*Photography by Pablo Carpintero and Alba Vázquez Carpenter * Pablo Carpintero is an ethnomusicologist, musician, maker and researcher into Galician culture. A biologist by training, he has a PhD in science and was a professor of biochemistry at the University of Santiago. He has been a UNESCO consultant working for two years on the committee for Intangible Cultural Heritage and also in the Spanish Ministerio de Cultura committee for ICH. He is a member of the Association of Gaiteiros Galegos and directs a group who specialize in Galician musical traditions: A Requinta de Xian.Read more »
The bagpipe in Lithuania was first mentioned in “The History of Northern Nations” written by Swedish historian Magnus Olaus, printed in 1555. In the same year the pipers (bear trainers) who had to be taxed were mentioned in the letter written by Žygimantas, the Duke of the Grand Duchy of Lithuania and in 1565 the instrument was mentioned in the decrees of Vilnius Seimas. In a small dictionary for the translation of Bible (1580) it was written that “pipe is made of horn” or “murenka”, which is translation from the German word “sackpfeife”.Read more »
As a, perhaps notorious, defender of the proper interpretation of historical information, I felt compelled to comment on Chanter’s brief article about a bagpiping pig on an Irish postage stamp.1 I have no problem with $ean $tewart’s presentation, but I do find the text accompanying the stamp2 annoyingly naïve and potentially misleading to any reader who is unfamiliar with the real history of bagpipes. It would be equally wrong to call the bagpipe the pig is playing a Duda, Chimpoi, Tulum or GHBP.Read more »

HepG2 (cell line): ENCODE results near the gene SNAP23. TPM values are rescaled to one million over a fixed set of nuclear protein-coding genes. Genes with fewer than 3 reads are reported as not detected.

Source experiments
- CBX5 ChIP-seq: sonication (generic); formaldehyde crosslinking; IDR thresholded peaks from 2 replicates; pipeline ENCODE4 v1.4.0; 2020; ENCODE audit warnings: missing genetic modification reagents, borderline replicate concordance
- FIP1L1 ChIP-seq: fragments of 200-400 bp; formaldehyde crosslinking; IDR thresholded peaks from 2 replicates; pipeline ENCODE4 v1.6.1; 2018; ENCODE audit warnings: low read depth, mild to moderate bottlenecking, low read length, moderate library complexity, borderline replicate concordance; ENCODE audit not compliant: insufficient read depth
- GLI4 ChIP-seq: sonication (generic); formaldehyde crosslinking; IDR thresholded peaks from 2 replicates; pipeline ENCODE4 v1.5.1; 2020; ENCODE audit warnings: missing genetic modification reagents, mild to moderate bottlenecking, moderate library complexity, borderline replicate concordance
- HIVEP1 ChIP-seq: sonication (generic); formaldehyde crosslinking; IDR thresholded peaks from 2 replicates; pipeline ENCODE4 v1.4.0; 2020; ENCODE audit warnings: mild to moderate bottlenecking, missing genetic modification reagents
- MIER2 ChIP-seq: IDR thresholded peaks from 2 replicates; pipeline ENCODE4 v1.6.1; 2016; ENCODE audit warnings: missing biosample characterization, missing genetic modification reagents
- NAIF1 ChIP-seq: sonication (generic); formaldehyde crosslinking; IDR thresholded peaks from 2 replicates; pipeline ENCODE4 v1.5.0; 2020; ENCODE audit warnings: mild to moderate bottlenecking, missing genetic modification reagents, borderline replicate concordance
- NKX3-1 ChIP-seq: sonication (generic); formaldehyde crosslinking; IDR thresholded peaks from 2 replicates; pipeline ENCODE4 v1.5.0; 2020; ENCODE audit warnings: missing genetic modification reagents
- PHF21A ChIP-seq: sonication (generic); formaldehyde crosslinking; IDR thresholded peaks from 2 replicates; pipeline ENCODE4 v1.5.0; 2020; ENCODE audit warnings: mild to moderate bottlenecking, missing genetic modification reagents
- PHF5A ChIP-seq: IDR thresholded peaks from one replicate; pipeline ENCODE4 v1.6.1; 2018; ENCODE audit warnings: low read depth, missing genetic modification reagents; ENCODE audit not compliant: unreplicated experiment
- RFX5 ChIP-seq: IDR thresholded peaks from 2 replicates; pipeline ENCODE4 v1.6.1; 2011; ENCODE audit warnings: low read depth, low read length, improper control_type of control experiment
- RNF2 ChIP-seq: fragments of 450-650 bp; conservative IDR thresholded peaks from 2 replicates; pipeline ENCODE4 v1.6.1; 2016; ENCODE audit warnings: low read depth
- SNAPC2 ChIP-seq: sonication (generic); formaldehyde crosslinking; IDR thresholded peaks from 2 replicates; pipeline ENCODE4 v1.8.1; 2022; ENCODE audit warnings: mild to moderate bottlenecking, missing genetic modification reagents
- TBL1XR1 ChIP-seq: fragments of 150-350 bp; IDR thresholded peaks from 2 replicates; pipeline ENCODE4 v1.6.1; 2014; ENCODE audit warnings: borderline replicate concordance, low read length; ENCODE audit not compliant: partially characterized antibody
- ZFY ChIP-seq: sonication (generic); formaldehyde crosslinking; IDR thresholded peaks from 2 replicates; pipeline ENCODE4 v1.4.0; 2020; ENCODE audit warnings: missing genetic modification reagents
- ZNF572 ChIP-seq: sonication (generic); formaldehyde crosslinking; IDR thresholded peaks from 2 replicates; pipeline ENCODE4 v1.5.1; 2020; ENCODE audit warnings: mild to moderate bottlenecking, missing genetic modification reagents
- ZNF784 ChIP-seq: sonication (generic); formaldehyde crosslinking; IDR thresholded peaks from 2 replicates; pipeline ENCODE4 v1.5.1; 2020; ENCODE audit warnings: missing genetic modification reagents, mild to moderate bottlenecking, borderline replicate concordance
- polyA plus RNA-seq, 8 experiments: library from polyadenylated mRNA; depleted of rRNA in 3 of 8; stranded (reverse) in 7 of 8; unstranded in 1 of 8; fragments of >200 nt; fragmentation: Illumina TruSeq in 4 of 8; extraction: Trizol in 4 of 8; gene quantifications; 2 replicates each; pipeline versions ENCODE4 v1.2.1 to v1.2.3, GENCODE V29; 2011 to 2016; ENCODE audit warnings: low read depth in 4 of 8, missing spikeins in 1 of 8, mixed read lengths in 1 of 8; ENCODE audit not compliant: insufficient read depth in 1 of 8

This article has been edited to be spread over two editions. In this first instalment, Michael explores the modern revival of bagpipes in Austria and in the Autumn edition of Chanter, he will feature the current makers of the instrument. Part One: A bagpipe? In Austria? 1756: Carnival “Here comes the Peasant Wedding (…) It also has a bagpipe and a hurdy-gurdy in it.” Thus Leopold Mozart described his most recent work to his publisher in 1756.Read more »
A fontanelle on a tenor shawm As researchers and instrument makers of historical instruments, Eric and I have to gather information and inspiration from as many sources as possible. In our field of renaissance double reed woodwind instruments, it is fortunate that there are still some extant examples, albeit in museum collections which may or may not have been well cared for over the last few centuries. But we also delve into contemporary accounts and records and there is plenty of iconography out there to help (or hinder!Read more »
I first came across the Swedish bagpipe (säckpipa in Swedish) in 1990, when I was staying with my friend Joachim von Usslar in Hamburg. We had met on the London College of Furniture’s Early Woodwind course and, several years after we finished, I went to work with him for a month in his basement workshop. Jo had become a fantastic street entertainer and found the living much better than being a maker, so he employed me to do some turning to complete some orders, even though I hadn’t set up as a maker myself at that point and hadn’t turned anything for three years.Read more »